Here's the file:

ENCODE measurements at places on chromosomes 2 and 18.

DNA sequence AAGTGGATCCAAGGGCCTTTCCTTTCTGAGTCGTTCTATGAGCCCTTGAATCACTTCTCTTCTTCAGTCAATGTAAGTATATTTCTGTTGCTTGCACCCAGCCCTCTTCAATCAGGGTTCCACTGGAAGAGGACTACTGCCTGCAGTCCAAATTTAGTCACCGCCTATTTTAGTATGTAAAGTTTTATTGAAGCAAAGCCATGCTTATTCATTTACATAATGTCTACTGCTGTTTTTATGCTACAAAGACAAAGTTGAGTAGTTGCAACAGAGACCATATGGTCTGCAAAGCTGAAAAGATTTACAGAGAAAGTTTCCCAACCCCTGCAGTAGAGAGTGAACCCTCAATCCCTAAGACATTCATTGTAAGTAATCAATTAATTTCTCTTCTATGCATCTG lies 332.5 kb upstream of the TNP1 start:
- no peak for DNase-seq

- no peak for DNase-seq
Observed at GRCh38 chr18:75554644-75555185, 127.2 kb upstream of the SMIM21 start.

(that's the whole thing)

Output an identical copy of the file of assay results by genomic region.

ENCODE measurements at places on chromosomes 2 and 18.

DNA sequence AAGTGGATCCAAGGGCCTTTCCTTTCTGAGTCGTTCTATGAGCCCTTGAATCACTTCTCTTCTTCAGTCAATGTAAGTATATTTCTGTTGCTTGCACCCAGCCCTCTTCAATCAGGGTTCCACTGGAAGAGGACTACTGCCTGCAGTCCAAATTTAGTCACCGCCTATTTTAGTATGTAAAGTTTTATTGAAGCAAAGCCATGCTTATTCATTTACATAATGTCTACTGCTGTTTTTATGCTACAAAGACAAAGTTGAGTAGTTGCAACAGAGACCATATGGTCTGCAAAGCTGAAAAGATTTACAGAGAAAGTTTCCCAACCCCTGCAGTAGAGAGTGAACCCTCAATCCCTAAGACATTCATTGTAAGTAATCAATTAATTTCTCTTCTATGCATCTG lies 332.5 kb upstream of the TNP1 start:
- no peak for DNase-seq

- no peak for DNase-seq
Observed at GRCh38 chr18:75554644-75555185, 127.2 kb upstream of the SMIM21 start.